The Flat and the Filling StationThere was an area at the west end of the bridge that was just known as “The Flat”. This area was basically an entrance to the “New Mill”. It was located next to the small parking lot for the mill workers. A big parking lot was not needed because most of the workers walked to work.
There was a large oak tree with benches under it where men often gathered before or after shift changes. The stories, jokes, and tall tales told under this tree would have probably filled a library. It was a very popular spot for men. I don’t recall ever seeing a woman setting on one of the benches.
The railroad tracks for the steam locomotive called “The Dummy” ran right across the Flat and right beside the tree on both sides. Many stories were interrupted by the wheezing steam and loud whistle and bell of the “Dummy.”
The main thing at the Flat was a small brick building known as “The Filling Station”. Even though it did have gas pumps it was much more a filling station for people. It was a fabulous restaurant and café. They had the most delicious food - hotdogs, hamburgers, chili burgers BLT”s and the best sweet iced tea in the western world. To this day, 60+ years later, the food from the Filling Station is my standard of excellence in food.
My great aunt, Blanch Arnold, along with others, made the food. She was a very sweet person, always in a good mood and very witty. She made the Filling Station feel almost like home to me.
I don’t recall that the Filling Station had any stools at the counter. I know that it did not have any tables. You either stood at the counter to eat or took your food with you. Stand up or not, it was a great place. Writing this, even after more than half a century since I ate there, still makes my mouth water and I can still smell those hot dogs.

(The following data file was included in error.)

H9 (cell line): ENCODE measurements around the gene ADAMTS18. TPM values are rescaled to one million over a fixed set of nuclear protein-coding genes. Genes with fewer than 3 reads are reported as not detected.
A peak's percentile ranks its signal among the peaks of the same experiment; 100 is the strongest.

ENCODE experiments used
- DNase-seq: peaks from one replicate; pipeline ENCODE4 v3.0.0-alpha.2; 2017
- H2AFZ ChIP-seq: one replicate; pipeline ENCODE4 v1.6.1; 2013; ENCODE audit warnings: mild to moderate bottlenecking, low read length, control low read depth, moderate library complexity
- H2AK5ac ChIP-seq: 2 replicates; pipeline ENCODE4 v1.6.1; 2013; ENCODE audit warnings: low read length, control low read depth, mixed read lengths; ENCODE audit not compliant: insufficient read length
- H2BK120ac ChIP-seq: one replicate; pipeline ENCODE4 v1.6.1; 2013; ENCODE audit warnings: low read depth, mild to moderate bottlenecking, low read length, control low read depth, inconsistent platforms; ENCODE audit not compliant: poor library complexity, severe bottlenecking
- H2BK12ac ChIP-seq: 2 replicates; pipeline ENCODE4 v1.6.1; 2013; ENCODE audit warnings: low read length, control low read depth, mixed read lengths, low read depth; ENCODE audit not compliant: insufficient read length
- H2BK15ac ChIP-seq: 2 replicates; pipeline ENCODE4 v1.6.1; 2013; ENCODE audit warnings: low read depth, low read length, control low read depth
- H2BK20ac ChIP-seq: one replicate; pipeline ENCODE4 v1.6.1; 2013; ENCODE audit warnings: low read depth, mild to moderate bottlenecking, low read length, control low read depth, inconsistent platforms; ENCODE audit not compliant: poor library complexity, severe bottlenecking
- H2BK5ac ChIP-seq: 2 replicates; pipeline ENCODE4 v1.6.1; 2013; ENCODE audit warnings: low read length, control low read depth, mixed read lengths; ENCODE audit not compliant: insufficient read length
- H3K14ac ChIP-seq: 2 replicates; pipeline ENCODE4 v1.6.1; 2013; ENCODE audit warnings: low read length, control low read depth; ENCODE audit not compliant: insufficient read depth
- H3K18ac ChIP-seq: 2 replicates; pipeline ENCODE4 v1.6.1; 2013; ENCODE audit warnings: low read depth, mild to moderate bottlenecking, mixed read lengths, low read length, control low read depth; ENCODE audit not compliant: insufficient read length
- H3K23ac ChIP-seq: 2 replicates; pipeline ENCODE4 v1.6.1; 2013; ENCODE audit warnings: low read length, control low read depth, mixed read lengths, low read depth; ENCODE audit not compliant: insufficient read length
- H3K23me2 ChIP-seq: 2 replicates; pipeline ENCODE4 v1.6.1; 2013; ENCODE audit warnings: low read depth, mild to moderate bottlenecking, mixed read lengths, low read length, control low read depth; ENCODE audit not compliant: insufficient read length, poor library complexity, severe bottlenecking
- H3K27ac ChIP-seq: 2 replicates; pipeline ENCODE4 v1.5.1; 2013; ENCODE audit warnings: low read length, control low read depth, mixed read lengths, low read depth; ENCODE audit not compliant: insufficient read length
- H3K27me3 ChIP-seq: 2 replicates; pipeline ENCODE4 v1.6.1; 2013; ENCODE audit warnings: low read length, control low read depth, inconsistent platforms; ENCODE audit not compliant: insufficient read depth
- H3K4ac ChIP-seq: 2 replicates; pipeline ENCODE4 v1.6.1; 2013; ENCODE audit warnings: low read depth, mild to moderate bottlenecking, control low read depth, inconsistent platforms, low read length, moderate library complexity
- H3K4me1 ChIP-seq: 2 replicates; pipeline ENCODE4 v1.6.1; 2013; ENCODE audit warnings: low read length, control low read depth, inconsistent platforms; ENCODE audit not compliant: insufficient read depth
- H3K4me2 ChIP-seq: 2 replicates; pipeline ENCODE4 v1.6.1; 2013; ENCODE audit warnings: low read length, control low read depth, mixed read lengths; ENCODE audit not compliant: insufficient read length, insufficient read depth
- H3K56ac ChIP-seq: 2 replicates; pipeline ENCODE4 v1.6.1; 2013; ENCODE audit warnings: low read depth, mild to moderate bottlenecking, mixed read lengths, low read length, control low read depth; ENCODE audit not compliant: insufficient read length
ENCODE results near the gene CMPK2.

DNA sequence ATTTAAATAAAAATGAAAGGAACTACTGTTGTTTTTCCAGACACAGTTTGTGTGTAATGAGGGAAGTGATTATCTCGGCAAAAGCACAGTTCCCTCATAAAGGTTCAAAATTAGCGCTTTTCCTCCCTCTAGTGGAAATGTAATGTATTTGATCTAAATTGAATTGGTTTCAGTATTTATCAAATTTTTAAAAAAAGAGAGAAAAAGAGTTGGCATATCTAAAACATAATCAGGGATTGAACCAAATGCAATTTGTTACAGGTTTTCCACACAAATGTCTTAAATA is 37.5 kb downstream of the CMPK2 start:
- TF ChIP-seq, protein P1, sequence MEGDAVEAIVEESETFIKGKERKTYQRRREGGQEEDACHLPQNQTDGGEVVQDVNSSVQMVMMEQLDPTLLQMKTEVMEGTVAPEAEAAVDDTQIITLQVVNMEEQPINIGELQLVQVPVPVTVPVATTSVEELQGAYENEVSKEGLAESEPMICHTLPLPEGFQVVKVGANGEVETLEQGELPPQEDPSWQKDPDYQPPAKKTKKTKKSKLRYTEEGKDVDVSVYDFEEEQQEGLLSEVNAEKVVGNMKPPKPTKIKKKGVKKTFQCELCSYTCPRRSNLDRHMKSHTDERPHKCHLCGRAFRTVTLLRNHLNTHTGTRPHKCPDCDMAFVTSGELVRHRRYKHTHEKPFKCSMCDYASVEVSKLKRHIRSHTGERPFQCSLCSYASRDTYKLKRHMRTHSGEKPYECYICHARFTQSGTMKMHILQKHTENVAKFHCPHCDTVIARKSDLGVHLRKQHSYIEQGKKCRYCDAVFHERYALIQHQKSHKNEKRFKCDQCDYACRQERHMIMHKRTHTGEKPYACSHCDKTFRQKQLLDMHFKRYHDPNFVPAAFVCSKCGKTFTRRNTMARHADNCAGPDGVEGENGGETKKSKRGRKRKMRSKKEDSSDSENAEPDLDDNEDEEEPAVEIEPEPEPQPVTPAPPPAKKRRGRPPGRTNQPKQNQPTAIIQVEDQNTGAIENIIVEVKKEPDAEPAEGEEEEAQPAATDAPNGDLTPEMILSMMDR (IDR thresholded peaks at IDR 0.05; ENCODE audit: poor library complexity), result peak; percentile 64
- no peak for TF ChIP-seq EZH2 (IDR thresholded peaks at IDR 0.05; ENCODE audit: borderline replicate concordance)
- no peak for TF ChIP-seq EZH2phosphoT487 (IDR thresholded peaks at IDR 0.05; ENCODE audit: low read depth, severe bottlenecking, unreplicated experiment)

A gathering that was held behind the filling station sometime in the 1950's. It is not known what the occasion was to get such a big crowd. (Courtesy of Lindie Wells)
This is a panoramic view of the flat and the bridge. The Filling Station is the building on the right end of the bridge. If you look closely just behind the filling station you can see the steam locomotive known as the "Dummy". It is emitting a plume of black smoke from its stack This picture was believed to be made in the 1930's. It must have been taken early on a Sunday morning because of the lack of cars and people. (Courtesy of Dorothy Paige)
This web site has been started as a public service to share the story of Pacolet. The web master and person to contact about putting information on the web site is me, Gerald Teaster. Contact me at:
firstname.lastname@example.org or by telephone at (843) 873-8117. My regular mail adress is:
1311 Jahnz Ave.
Summerville, SC 29485
See more information about my Pacolet connection at Gerald Teaster.